I was on this route a couple of weekends ago,
a great place to be for sure
there are loose blocks here and there, an especially memorable one is just under the crux, I think Linda put a #3 behind it and then a hand jam, which moved it. I was very careful when I rocked it easily... that block would be a belayer-slayer if it went. I thought of trundling it, but I could see our packs down at the base and thought better of it...
I agree. Combination of cool summit (spire), and climbing of good quality after that (for about 4-5 full pitches) make this one a must do. Exposure after you crest the ridge is great too. Few of my friends that did East Buttress of El Cap on a day prior to this thought it was even better than East Butt.
I would say climbing is usually 5.8 and bellow, with a 5.9 bulge (protects really well). Fingers section felt 5.8. Face above is not really runout, but you would want to space your pro to prevent rope drag - or sew it up and do a short pitch. On the last pitch I linked from 5.9 fingers to the top of the big flake for a full 60M pitch - 5/5 stars! Had exact # of cams for an anchor too (green alien, #1 BD and .75 BD).
The Arete is a wonderful route. The route is mostly sound rock with an interesting variety of moves - the loose blocks and grainy rock only show up when the going is easier.
The approach took us 1.5 hours, and was pretty easy to find. The description in the various guides sounds complicated and potentially scary, but it is neither. The turnoff from the Valley trail is right where you think it is, and you'll know you are on the old Indian Creek Trail within 30-50 yards. Going up the old switchbacks and wondering why this nice old trail was ever abandoned was fun, and overall comparable to a Cathedral Spires approach.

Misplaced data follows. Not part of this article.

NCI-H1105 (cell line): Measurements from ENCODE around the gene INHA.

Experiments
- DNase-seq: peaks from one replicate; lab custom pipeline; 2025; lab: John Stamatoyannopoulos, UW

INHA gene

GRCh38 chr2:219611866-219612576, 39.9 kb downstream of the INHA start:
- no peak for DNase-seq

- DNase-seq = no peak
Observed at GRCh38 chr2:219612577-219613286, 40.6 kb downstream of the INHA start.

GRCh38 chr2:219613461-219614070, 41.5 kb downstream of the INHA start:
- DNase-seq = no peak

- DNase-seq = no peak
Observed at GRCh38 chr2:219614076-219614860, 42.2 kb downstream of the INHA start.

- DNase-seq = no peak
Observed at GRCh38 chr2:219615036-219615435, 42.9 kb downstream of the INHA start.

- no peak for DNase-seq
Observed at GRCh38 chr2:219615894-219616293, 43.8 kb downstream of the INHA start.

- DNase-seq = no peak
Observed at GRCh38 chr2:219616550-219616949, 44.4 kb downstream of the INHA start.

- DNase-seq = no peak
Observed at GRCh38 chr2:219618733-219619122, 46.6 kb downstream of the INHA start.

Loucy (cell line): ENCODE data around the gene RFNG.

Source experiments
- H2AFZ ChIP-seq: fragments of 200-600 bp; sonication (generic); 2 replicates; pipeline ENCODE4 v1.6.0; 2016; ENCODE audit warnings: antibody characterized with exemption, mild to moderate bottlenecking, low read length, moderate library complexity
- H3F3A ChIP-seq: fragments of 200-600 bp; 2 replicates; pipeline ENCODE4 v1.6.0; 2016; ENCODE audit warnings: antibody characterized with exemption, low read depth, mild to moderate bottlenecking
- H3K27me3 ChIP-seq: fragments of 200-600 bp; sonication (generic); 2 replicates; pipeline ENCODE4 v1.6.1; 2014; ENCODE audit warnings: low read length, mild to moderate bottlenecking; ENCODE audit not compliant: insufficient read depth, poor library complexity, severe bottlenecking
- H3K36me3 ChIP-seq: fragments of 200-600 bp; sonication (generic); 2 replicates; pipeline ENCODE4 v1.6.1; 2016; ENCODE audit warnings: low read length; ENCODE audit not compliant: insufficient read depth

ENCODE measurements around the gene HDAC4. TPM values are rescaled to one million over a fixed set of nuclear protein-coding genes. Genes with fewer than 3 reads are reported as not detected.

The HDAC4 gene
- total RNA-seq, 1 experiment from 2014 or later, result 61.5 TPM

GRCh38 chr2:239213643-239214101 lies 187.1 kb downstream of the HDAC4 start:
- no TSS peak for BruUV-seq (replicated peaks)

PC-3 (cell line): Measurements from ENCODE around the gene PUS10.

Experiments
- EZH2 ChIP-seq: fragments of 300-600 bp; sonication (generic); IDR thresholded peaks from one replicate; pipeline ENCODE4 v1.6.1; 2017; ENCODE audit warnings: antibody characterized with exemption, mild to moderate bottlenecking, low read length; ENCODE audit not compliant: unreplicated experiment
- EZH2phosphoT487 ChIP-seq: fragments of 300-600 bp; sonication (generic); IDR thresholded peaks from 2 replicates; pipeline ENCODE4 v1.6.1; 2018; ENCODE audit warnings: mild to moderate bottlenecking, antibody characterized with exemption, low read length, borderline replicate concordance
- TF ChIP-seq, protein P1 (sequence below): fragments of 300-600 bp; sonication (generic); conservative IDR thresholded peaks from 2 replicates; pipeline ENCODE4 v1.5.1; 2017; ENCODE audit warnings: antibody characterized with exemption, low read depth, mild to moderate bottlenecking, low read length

Arrowhead Spire was a burly yet uninteresting and unaesthetic way to start the climbing. The summit and rap (do two short raps to the notch to avoid stuck ropes) were *spectacular*, but the climbing to get there was unappealing enough to bring down our mood. Glad I climbed the Spire once, I wouldn't do it again.
Starting the Arete at the tree was very awkward and unappealing (especially with three of us), but the climbing was *top-notch* from there on up. I would gladly do the Arete again.
Does anyone know if there have been any variations done in the middle pitches?
The descent down the west chimney was spectacular, but full of loose rocks.
First, thanks for putting this route Arrowhead Arete in your guidebook. I have some further beta for you to consider.
One of Linda's park service friends recommended the route, so she wanted to do it. We did it this weekend.